If you thought this would be the week that Walt begins walking back the damage he did with his little drunken proclamation to Hank last week, you should probably think for a little while longer about what kind of a person Walter White is. This episode slathers on the reminders that Walt is a petty, egotistical, short-tempered man who is not nearly as smart as he believes himself to be. So we get an ordinary argument with Skyler where he pretty much tells her that he IS the meth business in New Mexico, and he's a killer who should be feared. Skyler naturally freaks out, takes a road trip to Four Corners, flips a coin, seemingly to let fate decide where she should go from here, but ultimately she decides to nudge fate along so she'll stay exactly where she is.
We also get Walt acting like a pissy dick with (an equally pissy) Bogdon, though he seems to pick up on Bogdon's taunts about Walt not being management material. Walt's attempts to "manage" Jesse are ultimately felled by Walt's chronic inability to not be a complete asshole on an interpersonal level. See, he's actually figured out that the robbery plot last week was devised by Gus and Mike in order to bring Jesse into their fold and undermine Walt. But since Walt phrases this all as, "It's all about me!" Jesse rightly calls him an asshole and goes back to hanging out with Mike, who is still terse and gruff but also kind of a little nurturing to our boy. (Meanwhile, Walt is left back at the lab and needs to bribe the laundry gals with mucho dinero to clean the equipment for him.)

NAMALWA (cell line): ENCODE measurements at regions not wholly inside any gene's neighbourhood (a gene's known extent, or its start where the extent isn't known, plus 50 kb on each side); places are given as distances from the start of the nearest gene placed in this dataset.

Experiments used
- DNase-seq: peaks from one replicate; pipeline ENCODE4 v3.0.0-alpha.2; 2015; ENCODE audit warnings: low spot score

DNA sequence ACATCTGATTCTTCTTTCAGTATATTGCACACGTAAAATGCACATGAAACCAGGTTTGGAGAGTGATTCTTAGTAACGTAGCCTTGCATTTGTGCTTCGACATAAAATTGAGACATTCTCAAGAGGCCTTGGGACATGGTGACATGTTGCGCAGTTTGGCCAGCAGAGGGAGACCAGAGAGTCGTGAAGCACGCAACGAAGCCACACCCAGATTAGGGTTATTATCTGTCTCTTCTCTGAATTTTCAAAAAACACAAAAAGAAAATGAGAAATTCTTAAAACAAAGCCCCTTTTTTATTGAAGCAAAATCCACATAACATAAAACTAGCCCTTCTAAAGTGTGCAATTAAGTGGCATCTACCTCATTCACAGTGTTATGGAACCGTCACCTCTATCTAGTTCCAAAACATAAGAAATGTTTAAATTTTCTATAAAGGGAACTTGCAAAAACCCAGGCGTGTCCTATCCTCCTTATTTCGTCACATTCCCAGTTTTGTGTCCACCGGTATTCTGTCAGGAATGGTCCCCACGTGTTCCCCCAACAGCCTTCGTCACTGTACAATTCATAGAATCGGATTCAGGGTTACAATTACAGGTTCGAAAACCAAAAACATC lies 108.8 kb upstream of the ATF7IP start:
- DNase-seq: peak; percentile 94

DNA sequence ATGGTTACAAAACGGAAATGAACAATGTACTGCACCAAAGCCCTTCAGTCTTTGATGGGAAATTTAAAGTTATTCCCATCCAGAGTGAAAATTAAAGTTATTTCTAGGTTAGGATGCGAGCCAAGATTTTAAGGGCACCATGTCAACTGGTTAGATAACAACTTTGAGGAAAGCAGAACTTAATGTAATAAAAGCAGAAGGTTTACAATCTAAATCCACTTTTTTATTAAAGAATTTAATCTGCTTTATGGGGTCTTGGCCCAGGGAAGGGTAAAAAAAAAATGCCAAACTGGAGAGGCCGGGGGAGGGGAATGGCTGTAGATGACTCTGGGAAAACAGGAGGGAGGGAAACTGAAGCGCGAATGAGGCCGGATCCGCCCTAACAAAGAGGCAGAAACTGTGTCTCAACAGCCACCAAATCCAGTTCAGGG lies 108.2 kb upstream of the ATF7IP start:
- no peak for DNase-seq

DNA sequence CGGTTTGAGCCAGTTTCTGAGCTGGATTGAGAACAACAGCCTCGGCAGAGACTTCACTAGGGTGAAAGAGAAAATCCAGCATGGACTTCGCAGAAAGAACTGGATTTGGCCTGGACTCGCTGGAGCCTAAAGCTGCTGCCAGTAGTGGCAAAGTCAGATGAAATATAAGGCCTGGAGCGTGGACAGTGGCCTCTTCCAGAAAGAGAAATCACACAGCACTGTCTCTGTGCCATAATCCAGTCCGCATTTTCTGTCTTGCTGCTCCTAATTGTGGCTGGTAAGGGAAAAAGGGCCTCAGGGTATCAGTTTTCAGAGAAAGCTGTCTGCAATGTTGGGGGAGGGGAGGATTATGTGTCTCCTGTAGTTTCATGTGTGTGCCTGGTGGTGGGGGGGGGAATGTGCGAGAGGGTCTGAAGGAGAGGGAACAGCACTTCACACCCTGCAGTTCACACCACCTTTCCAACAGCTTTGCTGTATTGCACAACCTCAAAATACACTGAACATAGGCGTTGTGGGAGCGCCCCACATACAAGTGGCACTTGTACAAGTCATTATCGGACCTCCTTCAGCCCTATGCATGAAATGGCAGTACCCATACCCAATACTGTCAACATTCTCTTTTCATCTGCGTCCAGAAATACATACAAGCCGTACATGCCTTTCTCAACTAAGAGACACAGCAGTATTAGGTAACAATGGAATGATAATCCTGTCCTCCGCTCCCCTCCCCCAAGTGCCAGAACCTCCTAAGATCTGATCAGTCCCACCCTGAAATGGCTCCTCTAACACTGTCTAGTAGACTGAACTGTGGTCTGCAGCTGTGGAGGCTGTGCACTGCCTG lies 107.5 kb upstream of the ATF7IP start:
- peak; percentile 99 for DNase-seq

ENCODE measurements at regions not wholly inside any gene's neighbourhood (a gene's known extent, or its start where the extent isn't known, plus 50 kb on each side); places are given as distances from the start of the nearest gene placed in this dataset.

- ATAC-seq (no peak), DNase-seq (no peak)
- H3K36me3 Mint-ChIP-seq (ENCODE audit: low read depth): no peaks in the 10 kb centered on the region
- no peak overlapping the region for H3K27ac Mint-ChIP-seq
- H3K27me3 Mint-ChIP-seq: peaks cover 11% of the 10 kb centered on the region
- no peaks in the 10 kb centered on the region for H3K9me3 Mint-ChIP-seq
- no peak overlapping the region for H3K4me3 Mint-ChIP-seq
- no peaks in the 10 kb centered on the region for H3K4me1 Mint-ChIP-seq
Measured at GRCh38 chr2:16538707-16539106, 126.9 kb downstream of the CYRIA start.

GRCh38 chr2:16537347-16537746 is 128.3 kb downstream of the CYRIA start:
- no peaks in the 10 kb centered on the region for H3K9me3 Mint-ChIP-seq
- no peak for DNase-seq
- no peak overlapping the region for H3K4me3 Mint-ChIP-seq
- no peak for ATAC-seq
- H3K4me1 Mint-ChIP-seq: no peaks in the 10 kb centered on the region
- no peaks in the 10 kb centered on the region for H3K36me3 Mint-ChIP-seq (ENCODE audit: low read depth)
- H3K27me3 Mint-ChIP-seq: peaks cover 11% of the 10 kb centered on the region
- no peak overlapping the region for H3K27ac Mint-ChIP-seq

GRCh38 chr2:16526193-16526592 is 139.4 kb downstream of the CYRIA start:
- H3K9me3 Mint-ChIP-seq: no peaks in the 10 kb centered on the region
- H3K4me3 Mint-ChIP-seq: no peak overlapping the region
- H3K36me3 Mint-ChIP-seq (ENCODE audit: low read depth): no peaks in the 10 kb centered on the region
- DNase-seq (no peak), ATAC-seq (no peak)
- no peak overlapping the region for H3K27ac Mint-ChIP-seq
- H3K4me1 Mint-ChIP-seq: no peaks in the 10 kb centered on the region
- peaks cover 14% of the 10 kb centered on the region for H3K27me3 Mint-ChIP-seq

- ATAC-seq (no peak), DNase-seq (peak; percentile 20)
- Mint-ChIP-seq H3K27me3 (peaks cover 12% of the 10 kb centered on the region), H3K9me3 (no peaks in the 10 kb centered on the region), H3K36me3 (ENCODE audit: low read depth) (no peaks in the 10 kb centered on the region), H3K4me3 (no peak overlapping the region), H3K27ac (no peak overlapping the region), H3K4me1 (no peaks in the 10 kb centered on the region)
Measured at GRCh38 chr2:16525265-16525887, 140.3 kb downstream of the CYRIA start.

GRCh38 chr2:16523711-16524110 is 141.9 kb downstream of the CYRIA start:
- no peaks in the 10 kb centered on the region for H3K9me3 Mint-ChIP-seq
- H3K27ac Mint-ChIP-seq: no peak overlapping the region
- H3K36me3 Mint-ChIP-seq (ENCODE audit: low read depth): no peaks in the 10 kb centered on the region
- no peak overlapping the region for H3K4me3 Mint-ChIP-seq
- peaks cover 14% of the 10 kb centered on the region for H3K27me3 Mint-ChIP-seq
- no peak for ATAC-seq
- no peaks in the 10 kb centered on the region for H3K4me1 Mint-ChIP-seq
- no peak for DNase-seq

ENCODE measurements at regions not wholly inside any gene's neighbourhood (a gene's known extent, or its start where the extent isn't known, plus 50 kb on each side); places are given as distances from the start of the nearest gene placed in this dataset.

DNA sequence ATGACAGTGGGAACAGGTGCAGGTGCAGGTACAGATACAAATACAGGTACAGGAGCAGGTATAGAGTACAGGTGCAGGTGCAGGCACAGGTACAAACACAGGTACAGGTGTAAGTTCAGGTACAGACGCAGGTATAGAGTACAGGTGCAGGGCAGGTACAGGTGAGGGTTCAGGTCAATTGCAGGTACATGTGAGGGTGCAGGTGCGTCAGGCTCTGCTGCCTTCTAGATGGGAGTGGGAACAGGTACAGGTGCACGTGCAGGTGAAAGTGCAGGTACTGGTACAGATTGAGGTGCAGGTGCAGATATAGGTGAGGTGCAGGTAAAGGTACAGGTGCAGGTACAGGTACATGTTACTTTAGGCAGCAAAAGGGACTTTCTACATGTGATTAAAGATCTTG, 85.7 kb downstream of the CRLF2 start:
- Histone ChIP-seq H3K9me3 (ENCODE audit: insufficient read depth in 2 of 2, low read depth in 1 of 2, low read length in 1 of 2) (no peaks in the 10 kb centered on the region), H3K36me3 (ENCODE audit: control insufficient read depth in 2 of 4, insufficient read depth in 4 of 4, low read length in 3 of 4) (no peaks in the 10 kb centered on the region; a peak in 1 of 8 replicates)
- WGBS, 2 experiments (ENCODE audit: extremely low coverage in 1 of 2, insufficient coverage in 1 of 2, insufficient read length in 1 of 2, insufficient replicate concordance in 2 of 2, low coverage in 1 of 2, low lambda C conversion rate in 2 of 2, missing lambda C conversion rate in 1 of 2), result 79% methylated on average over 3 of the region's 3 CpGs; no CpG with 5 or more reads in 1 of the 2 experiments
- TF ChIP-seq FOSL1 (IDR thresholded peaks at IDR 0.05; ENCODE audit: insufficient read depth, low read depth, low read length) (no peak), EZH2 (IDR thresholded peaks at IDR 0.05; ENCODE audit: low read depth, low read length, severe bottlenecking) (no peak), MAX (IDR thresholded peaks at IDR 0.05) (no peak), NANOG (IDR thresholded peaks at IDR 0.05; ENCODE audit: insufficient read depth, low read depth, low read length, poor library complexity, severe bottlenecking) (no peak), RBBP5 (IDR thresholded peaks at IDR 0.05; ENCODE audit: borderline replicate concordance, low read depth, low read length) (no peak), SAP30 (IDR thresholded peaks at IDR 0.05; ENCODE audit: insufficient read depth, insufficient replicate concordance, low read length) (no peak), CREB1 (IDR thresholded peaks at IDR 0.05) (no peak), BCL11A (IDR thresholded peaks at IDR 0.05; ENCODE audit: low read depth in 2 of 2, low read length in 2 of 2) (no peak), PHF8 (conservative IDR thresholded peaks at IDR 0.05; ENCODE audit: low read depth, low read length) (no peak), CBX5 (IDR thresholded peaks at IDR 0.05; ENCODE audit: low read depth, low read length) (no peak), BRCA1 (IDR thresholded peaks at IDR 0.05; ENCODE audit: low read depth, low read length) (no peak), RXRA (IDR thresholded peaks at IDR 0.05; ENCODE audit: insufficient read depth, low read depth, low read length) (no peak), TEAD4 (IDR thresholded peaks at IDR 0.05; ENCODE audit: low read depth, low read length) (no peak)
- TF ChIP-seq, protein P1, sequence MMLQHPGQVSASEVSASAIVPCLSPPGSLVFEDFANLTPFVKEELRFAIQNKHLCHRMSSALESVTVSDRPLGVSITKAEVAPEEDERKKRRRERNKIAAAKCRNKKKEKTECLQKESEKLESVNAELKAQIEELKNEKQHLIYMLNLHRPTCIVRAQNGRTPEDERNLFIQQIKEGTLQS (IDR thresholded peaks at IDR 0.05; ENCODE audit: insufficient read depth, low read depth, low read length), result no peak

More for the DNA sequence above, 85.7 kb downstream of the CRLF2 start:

Is Walt also a terrible father and husband? You bet! He knows Junior is determined to side with Dad any time he and Skyler are fighting (like now), and yet he still feels the need to buy Junior's love with a car. Junior, to his credit, is wise to it, so he decides to lean on his dad's guilt and go for the brass ring: a brand new sports car. Of course, when Skyler gets him, she and Walt argue about how the car runs absolutely counter to the cover story and will obviously have to go back. Walt, the complete and total heel, is all, "I'm worried that Junior's going to blame you for this." And she's like, "Oh obviously, jackass."